Cell biology of sarcomeric protein engineering: disease modeling and therapeutic potential.

The cardiac sarcomere is the functional unit for myocyte contraction. Ordered arrays of sarcomeric proteins, held in stoichiometric balance with each other, respond to calcium to coordinate contraction and relaxation of the heart. Altered sarcomeric structure-function underlies the primary basis of disease in multiple acquired and inherited heart disease states. Hypertrophic and restrictive cardiomyopathies are caused by inherited mutations in sarcomeric genes and result in altered contractility. Ischemia-mediated acidosis directly alters sarcomere function resulting in decreased contractility. In this review, we highlight the use of acute genetic engineering of adult cardiac myocytes through stoichiometric replacement of sarcomeric proteins in these disease states with particular focus on cardiac troponin I. Stoichiometric replacement of disease causing mutations has been instrumental in defining the molecular mechanisms of hypertrophic and restrictive cardiomyopathy in a cellular context. In addition, taking advantage of stoichiometric replacement through gene therapy is discussed, highlighting the ischemia-resistant histidine-button, A164H cTnI. Stoichiometric replacement of sarcomeric proteins offers a potential gene therapy avenue to replace mutant proteins, alter sarcomeric responses to pathophysiologic insults, or neutralize altered sarcomeric function in disease.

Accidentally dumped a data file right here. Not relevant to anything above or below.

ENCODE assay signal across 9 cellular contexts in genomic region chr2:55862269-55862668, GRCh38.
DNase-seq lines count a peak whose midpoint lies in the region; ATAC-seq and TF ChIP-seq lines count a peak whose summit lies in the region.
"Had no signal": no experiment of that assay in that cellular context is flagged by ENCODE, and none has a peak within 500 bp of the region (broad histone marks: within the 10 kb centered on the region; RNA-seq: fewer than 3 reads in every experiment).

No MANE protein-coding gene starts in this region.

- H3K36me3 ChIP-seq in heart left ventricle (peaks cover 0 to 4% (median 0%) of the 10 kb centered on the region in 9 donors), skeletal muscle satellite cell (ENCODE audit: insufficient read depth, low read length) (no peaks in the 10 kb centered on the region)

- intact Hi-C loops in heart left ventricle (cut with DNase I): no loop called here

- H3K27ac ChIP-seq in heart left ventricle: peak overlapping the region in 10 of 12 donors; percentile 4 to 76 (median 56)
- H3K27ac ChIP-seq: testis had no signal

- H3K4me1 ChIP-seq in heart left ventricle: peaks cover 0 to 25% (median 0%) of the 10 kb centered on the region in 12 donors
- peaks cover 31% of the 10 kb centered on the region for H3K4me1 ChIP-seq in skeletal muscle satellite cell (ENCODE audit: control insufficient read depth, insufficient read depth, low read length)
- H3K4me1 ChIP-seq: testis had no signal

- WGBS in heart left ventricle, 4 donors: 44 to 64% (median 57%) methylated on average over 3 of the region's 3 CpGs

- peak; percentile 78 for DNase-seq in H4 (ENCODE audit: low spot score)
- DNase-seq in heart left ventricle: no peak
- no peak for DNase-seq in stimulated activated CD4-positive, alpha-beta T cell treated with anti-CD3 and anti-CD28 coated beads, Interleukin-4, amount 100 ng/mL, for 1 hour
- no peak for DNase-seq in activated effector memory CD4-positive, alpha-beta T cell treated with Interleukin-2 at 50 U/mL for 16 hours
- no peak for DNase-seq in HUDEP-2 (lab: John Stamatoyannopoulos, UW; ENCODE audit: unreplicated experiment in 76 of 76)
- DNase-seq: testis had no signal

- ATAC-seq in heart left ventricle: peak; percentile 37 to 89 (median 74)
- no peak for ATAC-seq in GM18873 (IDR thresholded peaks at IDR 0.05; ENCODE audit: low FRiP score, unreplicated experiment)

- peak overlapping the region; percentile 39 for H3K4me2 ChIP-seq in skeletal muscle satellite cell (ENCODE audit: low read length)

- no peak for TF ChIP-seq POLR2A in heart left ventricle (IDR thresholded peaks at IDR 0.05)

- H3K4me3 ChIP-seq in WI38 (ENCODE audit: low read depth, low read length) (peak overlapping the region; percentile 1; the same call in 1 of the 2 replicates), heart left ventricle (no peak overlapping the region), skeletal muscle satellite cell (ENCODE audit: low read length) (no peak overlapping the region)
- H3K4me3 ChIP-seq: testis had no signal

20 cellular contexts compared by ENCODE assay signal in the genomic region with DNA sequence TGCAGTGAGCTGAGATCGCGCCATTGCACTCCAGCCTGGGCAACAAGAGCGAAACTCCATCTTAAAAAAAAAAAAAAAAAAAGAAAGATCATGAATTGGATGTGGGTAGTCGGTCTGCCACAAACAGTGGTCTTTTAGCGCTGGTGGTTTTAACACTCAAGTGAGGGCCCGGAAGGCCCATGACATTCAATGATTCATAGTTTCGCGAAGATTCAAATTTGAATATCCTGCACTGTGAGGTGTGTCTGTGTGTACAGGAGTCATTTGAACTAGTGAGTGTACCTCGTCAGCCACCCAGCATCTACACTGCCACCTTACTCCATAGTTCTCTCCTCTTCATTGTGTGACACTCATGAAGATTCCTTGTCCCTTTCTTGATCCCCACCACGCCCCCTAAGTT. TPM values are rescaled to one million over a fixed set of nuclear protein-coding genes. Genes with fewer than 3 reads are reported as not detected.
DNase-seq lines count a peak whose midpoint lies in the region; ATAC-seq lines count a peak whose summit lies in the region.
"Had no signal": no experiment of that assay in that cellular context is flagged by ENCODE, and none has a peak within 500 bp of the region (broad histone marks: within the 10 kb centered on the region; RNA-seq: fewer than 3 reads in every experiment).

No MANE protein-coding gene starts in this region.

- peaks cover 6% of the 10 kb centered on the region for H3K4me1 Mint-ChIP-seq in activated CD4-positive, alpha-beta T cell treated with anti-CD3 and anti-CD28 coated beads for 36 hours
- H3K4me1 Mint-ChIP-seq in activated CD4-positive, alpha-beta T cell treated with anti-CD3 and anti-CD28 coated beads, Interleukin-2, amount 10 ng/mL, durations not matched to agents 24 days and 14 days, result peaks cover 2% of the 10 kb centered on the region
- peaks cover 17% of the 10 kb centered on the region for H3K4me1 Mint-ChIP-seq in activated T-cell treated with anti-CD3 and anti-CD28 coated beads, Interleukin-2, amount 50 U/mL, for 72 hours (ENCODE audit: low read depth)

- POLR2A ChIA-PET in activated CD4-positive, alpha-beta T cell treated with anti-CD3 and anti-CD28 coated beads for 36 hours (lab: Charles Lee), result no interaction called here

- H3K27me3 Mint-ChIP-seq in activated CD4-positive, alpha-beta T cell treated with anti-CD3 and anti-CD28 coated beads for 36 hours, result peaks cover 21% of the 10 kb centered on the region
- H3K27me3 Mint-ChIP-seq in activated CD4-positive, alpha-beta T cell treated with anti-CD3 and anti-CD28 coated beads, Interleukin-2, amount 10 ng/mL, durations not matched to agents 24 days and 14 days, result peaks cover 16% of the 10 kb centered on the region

AuthorsBrian R Thompson, Joseph M Metzger
JournalAnatomical record (Hoboken, N.J. : 2007) (Anat Rec (Hoboken)) Vol. 297 Issue 9 Pg. 1663-9 (Sep 2014) ISSN: 1932-8494 [Electronic] United States
PMID25125179 (Publication Type: Journal Article, Research Support, N.I.H., Extramural, Review)
Copyright© 2014 Wiley Periodicals, Inc.
Chemical References
  • Muscle Proteins
  • Animals
  • Genetic Predisposition to Disease
  • Genetic Therapy
  • Heart Diseases (genetics, metabolism, pathology, physiopathology, therapy)
  • Humans
  • Muscle Proteins (genetics, metabolism)
  • Mutation
  • Myocardium (metabolism, pathology)
  • Phenotype
  • Protein Engineering
  • Sarcomeres (metabolism, pathology)

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